Table_1_Unbiased Profiling Reveals Compartmentalization of Unconventional T-Cells Within the Intestinal Mucosa Irrespective of HIV Infection.xlsx (18.36 kB)
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Table_1_Unbiased Profiling Reveals Compartmentalization of Unconventional T-Cells Within the Intestinal Mucosa Irrespective of HIV Infection.xlsx

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posted on 30.09.2020, 13:17 by Magalli Magnoumba, Alveera Singh, Paul Ogongo, Julia Roider, Osaretin Asowata, Michael Fehlings, Farina Karim, Thumbi Ndung'u, Frank Anderson, Alasdair Leslie, Henrik Kløverpris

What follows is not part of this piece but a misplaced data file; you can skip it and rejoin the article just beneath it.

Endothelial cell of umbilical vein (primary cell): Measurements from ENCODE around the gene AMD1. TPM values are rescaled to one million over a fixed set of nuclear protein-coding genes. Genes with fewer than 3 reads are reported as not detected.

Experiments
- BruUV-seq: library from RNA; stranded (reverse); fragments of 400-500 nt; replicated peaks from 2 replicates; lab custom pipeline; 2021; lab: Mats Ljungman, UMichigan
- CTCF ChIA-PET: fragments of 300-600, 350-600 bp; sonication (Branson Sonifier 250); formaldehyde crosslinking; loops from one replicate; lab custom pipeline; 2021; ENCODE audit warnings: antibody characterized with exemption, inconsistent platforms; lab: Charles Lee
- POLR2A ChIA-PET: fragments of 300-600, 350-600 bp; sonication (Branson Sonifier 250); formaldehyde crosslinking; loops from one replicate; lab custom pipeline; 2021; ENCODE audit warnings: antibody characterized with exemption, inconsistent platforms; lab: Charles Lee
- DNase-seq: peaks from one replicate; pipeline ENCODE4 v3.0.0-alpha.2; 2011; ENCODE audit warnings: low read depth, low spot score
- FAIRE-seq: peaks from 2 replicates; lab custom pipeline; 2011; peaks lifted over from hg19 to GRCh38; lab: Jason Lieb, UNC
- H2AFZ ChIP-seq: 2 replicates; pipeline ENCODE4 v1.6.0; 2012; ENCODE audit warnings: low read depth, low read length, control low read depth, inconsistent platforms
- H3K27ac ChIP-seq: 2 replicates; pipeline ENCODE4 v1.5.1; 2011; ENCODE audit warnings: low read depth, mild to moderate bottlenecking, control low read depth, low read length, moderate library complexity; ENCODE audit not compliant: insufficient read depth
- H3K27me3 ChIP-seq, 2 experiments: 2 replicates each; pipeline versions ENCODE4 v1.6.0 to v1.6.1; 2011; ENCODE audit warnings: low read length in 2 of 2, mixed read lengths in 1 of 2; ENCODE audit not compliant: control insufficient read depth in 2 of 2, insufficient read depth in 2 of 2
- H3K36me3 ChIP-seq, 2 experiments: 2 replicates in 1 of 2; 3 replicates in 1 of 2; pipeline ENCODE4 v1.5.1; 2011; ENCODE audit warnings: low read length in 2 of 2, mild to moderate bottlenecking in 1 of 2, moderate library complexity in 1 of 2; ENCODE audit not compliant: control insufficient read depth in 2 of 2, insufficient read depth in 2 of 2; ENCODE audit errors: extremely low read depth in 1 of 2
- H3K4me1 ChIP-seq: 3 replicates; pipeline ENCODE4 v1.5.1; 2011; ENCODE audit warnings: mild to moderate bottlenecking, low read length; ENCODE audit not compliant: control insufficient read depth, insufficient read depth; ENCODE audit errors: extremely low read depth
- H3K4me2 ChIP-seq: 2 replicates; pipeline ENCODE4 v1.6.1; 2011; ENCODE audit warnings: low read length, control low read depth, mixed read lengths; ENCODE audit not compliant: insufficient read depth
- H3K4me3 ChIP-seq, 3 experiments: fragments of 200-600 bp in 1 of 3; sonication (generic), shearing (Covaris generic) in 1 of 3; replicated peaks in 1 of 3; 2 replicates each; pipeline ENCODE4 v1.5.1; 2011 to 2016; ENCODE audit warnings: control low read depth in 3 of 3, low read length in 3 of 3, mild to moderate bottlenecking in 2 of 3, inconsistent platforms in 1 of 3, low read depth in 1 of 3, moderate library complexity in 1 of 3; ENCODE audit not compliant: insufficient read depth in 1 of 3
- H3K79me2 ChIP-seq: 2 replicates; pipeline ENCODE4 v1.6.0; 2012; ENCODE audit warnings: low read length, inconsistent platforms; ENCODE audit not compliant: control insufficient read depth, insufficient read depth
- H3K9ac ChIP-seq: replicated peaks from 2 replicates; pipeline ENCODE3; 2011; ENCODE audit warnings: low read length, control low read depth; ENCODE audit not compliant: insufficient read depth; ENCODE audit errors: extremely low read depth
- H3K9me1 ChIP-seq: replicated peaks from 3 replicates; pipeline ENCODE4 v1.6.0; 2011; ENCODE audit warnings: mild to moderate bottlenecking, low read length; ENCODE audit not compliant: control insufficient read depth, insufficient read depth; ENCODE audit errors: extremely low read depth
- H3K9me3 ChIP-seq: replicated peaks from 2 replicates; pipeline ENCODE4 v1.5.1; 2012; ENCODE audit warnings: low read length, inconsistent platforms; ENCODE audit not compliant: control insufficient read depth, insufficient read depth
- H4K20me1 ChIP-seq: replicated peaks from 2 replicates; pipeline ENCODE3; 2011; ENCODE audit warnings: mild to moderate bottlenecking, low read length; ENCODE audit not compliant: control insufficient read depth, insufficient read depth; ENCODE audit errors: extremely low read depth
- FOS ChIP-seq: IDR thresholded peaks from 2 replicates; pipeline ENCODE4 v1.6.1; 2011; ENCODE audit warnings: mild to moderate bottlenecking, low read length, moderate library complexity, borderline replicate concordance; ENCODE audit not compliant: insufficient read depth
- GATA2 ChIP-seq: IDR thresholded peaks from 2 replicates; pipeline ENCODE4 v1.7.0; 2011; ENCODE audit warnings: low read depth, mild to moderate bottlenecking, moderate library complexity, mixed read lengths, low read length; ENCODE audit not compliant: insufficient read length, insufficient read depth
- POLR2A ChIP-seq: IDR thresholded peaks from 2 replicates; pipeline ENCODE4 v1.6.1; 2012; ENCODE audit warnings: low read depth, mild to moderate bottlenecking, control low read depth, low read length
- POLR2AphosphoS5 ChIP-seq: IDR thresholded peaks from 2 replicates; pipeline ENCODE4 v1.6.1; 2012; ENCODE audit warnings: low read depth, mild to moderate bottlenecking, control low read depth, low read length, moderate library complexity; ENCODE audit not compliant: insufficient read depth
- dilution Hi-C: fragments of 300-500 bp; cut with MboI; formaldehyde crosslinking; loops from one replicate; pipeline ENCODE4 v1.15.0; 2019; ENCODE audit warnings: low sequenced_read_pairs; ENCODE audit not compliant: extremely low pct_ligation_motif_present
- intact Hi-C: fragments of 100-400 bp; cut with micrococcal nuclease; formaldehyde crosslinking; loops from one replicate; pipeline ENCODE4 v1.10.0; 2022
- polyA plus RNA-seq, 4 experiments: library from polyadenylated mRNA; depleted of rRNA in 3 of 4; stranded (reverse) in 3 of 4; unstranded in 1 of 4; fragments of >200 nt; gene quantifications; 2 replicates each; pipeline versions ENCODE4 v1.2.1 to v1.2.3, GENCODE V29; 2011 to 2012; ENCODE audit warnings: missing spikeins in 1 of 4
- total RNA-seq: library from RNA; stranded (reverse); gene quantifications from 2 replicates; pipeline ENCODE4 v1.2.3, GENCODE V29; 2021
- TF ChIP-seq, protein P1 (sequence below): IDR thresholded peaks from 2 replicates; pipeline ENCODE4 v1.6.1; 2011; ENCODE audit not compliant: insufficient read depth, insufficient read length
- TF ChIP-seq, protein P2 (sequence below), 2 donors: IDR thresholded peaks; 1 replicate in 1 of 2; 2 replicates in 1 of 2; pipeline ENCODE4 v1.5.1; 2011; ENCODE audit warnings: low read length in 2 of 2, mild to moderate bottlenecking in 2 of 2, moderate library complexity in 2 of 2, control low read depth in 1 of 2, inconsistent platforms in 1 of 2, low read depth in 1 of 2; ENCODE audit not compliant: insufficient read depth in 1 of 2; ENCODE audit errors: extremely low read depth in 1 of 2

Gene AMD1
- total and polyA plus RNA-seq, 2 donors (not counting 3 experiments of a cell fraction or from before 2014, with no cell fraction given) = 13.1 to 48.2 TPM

The intestinal mucosa is enriched for unconventional T-cells, including mucosal associated invariant T-cells (MAIT), invariant natural killer T-cells (iNKT) and γδ T-cells. These cells are activated by bacterial metabolites, lipid antigens and cytokines, and are important for intestinal barrier integrity. The loss of gut homeostasis observed in HIV infection is central to disease pathogenesis, and studies have highlighted impairment of particular unconventional T-cell subsets within a specific gut compartment. However, although the small and large intestine are distinct niches, the overall impact of HIV on unconventional T-cells across the gut mucosal has not been well-studied. We hypothesized that compartment specific differences in the unconventional T-cell repertoire would exist between the small and large intestine, due to increasing bacterial loads and microbial diversity; and that the impact of HIV infection might differ depending on the compartment examined. We used mass cytometry, flow cytometry and unbiased T-cell receptor profiling to quantify unconventional T-cells in blood and tissue from the small (duodenum) and large (colon) intestine in HIV infected and uninfected participants undergoing examination for a range of intestinal conditions. Overall, we find distinct compartmentalisation of T-cells between blood, duodenum and colon, with iNKT cells significantly enriched in the duodenum and δ-1 expressing γδ T-cells in the colon. In addition, we observe greater clonal expansion of conventional TCRs in the duodenum, suggestive of stronger adaptive immunity in this compartment. Conversely, we find evidence of an expanded unconventional TCR repertoire in the colon, which contained far more overlapping “donor unrestricted” sequences than the duodenum. Twelve of these TCRs were highly “MAIT-like” and 3 were unique to the colon, suggesting an enrichment of donor unrestricted T-cells (DURTs) in this compartment. Unexpectedly, however, no significant impact of HIV infection on any of the unconventional T-cell subsets measured was observed in either mucosal site in terms of frequency or TCR repertoire. Further studies are required to investigate the importance of these unconventional T-cell subsets to intestinal homeostasis within the different gut compartments and determine if they are functionally impaired during HIV infection.

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